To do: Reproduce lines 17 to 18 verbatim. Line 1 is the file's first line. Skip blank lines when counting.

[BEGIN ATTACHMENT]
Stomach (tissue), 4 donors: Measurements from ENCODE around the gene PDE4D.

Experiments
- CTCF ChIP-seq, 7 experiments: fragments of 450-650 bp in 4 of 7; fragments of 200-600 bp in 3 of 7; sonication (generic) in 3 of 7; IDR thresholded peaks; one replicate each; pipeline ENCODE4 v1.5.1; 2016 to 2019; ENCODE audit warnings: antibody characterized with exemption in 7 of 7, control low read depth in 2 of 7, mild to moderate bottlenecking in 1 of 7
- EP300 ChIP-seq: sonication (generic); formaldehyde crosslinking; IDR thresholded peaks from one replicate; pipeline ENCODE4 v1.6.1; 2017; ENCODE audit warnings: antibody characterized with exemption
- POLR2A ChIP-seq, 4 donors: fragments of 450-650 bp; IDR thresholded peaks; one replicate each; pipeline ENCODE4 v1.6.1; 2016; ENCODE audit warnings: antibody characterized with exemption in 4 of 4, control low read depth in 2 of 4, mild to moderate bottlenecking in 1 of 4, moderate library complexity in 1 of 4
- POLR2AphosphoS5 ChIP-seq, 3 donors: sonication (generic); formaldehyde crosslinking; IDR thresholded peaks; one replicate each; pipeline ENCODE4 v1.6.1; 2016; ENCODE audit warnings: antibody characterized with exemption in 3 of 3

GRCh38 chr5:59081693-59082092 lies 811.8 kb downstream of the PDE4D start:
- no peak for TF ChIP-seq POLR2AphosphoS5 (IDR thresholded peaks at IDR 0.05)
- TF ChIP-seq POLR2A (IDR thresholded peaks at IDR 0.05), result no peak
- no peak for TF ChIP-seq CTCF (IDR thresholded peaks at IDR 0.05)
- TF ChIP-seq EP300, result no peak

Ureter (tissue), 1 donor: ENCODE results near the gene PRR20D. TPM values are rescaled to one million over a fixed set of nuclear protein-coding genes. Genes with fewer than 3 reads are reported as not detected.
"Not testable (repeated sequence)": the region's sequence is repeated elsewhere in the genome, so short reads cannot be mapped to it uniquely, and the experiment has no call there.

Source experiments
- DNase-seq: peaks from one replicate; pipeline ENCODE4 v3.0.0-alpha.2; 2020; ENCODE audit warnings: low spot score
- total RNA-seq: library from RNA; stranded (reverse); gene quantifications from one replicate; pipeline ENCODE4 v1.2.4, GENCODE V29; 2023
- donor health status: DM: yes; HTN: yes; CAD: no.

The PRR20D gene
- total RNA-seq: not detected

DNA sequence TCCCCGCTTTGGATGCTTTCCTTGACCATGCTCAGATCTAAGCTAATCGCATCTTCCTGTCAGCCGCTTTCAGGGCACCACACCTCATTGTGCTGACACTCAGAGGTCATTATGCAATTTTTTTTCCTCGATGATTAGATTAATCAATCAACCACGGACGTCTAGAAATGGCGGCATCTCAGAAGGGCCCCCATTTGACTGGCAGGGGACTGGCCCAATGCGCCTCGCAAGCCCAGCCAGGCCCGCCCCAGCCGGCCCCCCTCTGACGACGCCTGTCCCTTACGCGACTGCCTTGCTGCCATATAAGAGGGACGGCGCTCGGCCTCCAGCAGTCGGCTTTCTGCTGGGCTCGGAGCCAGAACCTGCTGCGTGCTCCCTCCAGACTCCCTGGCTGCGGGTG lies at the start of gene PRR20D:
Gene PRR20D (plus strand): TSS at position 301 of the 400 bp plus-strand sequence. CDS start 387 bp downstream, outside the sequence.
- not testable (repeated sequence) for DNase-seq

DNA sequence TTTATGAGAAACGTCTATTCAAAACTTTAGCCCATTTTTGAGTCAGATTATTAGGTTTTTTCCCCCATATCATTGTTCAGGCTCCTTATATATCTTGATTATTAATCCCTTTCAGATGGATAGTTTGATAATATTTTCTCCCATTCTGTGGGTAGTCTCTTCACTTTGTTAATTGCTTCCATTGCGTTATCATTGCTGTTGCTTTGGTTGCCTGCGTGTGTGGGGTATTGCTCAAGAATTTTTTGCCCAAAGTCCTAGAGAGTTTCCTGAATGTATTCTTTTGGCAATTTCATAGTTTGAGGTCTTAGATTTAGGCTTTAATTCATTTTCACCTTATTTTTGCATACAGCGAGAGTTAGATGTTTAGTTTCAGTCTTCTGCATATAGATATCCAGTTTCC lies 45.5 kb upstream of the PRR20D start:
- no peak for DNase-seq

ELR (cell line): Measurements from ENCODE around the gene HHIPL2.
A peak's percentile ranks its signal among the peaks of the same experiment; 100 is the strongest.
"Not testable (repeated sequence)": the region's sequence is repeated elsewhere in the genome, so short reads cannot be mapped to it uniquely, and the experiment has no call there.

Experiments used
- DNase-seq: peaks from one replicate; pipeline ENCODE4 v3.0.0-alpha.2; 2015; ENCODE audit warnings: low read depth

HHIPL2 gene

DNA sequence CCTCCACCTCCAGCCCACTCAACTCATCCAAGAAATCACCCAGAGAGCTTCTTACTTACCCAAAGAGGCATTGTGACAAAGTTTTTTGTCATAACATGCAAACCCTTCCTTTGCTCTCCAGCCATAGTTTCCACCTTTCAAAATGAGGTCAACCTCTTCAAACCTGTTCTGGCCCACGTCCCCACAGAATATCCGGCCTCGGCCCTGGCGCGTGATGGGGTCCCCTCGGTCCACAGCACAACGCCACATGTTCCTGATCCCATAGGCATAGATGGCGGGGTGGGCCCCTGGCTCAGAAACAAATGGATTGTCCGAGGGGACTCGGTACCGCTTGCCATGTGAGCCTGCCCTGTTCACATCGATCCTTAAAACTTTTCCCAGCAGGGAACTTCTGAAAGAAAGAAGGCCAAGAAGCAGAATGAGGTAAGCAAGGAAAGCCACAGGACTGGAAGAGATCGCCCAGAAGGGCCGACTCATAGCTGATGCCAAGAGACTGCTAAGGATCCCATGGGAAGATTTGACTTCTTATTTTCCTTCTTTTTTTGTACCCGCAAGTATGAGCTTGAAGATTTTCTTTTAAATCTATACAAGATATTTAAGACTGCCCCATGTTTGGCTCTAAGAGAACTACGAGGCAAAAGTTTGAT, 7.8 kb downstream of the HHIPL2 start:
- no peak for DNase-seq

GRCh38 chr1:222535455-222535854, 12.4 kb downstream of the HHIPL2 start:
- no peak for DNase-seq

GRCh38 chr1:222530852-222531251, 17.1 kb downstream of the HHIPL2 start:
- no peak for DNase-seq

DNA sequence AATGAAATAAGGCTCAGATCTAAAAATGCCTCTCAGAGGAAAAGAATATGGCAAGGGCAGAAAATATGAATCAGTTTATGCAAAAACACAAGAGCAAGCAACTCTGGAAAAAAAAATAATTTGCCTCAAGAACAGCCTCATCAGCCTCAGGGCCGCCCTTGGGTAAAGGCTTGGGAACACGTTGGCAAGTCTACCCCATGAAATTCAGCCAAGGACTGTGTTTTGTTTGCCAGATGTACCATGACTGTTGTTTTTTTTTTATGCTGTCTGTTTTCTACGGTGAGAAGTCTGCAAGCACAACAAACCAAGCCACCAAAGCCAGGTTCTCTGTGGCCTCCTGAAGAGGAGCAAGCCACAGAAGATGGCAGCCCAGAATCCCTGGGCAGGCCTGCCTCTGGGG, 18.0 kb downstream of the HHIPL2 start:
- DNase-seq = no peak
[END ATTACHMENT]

- donor health status: DM: yes; HTN: yes; CAD: no.

The PRR20D gene